Mark Wnek, in his biggest personnel move since taking the reins of Lowe's New York creative department in June, has filled his No. 2 post of executive creative director with three creatives who, collectively, represent both traditional and new approaches to building brands.
Joining as co-ecds are the creative director team of copywriter Peter Rosch and art director John Hobbs from Bartle Bogle Hegarty and Fernanda Romano, a former interactive creative director at DM9DDB in São Paolo, Brazil. Rosch, 32, and Hobbs, 38, are known for their TV and print work for Axe, Levi's and Rolling Stone, while Romano, 30, was a cd on a viral campaign for Henkel's Super Bonder that won the 2005 Cyber Lion Grand Prix at Cannes.
"This is completely in keeping with [global CEO] Tony Wright's worldwide vision," said Wnek. "We talk about the new Lowe. Well, this is the strongest and most unequivocal statement about the new Lowe that I'm ever going to make."
The ecds, who report to Wnek, will function as the day-to-day managers of the shop's 61-person creative department, overseeing a layer of group creative heads and contributing to new business efforts. Lowe's clients include General Motors, Unilever, Johnson & Johnson, Macy's and Milk PEP/Milk DMI.
The group has its work cut out for it. Interpublic Group's Lowe, historically seen as a creatively driven agency, has in recent years lost some luster, due chiefly to client defections—including creative platforms such as Mercedes, Heineken and Sprite—but also to management churn at the top.
In October, IPG replaced worldwide CEO Jerry Judge with Wright, and in April, Wright named Wnek, a former top exec at Euro RSCG in London, to replace longtime U.S. chairman and CCO Gary Goldsmith.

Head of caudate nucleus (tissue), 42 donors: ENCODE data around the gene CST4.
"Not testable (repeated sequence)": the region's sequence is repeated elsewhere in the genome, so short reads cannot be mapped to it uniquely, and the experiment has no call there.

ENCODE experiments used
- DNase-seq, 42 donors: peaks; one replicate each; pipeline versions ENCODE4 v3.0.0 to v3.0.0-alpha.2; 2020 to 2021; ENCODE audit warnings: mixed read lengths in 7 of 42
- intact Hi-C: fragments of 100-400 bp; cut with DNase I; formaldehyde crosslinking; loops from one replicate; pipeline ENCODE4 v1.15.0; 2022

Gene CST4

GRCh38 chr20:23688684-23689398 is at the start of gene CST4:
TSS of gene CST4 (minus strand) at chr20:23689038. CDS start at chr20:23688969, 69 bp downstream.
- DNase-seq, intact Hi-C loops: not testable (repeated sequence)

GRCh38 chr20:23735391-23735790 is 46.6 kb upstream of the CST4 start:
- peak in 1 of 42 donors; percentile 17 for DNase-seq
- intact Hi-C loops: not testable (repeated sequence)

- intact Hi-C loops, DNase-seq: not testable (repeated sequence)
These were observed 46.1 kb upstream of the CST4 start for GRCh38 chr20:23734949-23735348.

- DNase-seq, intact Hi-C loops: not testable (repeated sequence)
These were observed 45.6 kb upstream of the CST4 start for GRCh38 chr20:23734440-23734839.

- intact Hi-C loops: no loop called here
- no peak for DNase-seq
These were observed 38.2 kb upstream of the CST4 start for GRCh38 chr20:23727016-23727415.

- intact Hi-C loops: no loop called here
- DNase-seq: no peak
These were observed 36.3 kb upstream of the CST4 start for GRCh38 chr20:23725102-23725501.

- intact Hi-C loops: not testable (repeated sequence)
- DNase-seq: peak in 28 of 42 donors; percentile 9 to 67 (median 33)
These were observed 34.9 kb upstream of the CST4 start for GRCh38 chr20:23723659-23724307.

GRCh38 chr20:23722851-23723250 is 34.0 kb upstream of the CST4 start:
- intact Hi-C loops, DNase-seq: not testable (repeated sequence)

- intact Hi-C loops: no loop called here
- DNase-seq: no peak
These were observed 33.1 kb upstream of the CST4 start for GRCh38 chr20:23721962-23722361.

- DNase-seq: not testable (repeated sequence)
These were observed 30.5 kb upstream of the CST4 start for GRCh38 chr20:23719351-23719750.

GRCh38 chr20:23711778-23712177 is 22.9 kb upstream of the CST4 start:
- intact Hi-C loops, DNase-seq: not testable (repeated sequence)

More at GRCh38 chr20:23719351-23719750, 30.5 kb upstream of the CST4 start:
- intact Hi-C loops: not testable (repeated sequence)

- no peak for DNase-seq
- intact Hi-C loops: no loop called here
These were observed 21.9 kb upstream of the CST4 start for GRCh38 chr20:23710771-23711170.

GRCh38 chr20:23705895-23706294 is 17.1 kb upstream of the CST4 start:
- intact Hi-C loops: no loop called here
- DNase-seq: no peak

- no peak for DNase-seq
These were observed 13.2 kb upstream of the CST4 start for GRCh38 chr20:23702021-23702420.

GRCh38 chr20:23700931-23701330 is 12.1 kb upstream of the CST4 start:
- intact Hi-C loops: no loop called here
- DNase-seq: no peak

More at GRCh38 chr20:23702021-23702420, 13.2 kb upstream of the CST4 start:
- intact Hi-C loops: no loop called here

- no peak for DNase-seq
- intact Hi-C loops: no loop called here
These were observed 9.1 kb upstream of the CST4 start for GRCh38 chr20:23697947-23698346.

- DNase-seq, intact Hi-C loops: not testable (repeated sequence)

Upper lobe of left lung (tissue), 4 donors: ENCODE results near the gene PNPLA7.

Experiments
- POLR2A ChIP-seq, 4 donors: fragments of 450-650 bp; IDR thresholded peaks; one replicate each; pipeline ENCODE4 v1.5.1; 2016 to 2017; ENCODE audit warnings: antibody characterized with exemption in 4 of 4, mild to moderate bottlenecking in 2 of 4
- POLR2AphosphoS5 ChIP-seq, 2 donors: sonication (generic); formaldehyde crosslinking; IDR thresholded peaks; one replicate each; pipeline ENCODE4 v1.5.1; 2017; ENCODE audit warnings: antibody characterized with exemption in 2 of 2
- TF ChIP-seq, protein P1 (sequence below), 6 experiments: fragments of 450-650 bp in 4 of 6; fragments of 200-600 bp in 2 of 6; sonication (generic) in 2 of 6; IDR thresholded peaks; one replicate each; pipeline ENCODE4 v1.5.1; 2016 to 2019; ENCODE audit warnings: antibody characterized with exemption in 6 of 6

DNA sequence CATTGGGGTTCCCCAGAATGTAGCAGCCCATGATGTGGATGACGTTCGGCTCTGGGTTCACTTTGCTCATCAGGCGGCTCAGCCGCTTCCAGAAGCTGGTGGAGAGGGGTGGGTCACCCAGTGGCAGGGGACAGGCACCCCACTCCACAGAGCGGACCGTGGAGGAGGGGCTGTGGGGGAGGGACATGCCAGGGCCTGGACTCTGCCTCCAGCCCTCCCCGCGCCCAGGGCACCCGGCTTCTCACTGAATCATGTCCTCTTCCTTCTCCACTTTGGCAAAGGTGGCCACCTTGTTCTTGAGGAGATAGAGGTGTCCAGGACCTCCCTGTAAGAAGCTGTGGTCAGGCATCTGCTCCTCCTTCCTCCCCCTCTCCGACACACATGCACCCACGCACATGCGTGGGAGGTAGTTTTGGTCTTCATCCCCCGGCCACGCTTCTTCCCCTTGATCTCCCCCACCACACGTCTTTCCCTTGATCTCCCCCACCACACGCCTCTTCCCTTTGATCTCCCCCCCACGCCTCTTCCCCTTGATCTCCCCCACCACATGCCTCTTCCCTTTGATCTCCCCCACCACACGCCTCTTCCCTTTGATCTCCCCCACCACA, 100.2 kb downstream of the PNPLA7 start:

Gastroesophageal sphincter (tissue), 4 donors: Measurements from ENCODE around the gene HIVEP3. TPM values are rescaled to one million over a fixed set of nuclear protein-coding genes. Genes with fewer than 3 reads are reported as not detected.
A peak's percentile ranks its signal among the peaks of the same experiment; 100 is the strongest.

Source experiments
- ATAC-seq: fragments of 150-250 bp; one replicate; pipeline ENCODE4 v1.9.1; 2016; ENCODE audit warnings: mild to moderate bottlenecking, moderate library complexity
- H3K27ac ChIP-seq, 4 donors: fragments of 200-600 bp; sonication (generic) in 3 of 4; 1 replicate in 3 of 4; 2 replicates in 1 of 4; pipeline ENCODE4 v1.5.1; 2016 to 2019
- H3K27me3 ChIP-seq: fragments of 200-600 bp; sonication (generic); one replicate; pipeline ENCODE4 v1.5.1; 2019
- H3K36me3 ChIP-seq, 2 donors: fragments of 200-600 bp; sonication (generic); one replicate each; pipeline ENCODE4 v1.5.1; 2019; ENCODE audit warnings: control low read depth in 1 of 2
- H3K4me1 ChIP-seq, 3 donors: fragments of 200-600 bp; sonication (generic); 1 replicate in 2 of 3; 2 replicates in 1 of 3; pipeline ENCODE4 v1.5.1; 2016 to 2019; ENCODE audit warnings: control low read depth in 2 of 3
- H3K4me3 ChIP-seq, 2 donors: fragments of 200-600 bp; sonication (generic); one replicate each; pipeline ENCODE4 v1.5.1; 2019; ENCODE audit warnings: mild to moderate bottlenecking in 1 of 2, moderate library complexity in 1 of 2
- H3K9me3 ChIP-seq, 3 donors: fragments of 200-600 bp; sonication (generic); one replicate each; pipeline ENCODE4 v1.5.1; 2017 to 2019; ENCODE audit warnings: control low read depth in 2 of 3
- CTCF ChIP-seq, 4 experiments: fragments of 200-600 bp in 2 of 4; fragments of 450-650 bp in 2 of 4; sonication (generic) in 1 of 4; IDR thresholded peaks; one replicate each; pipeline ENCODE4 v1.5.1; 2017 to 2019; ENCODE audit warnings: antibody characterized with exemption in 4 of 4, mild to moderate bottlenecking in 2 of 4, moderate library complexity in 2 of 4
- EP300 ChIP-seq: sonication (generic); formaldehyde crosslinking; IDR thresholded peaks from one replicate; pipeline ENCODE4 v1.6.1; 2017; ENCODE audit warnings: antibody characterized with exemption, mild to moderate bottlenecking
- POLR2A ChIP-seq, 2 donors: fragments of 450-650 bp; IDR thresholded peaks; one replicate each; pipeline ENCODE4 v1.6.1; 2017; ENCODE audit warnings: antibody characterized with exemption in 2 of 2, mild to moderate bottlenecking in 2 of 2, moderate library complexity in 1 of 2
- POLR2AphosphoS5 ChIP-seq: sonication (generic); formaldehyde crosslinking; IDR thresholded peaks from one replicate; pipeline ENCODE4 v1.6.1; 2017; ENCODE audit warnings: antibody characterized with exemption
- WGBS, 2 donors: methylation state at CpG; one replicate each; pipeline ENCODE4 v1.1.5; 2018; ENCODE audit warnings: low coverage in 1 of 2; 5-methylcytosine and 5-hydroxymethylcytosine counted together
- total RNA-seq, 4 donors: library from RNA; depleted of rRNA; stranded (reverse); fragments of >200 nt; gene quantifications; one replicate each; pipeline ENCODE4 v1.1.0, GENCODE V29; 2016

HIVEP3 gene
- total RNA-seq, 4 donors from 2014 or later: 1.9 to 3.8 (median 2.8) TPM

Wnek, 45, arrived in June and almost immediately started restructuring the place. In July, Goldsmith's longtime creative ally and ecd, Dean Hacohen, left abruptly but not unexpectedly. And last month, Wnek recruited JWT copywriter Brian Friedrich to become the 10th group creative head at Lowe, overseeing creatives on Unilever's Degree business.
While he didn't set out to hire three execs to fill the ecd role, Wnek did want at least two, including one experienced in interactive advertising. He hopes that the traditional creative team of Rosch and Hobbs will meld with Romano, the interactive cd, and therefore set an example for the rest of the department. "I want them to teach her and her to teach them, and I think what you'll get is going to be interesting. 'Radical' is the word I keep using," Wnek said.
The newcomers said they were attracted by Wnek's enthusiasm and the challenge of stepping up to broader roles at a larger shop.
BBH's creative department, with 23 people, is roughly a third the size of Lowe's, and Omnicom Group's DM9DDB has around 40 creatives. "It is a big undertaking, but we're up for it," said Hobbs. Added Romano, who is entering the U.S. market for the first time: "I feel like I'm joining the NBA. And that's a major opportunity."
Rosch embraced the chance to lead as well as create work. "We'll be right there with it. It's doing whatever it takes to get it done," he said. Continuing the thought, Hobbs said he plans to be "really approachable and part of the team."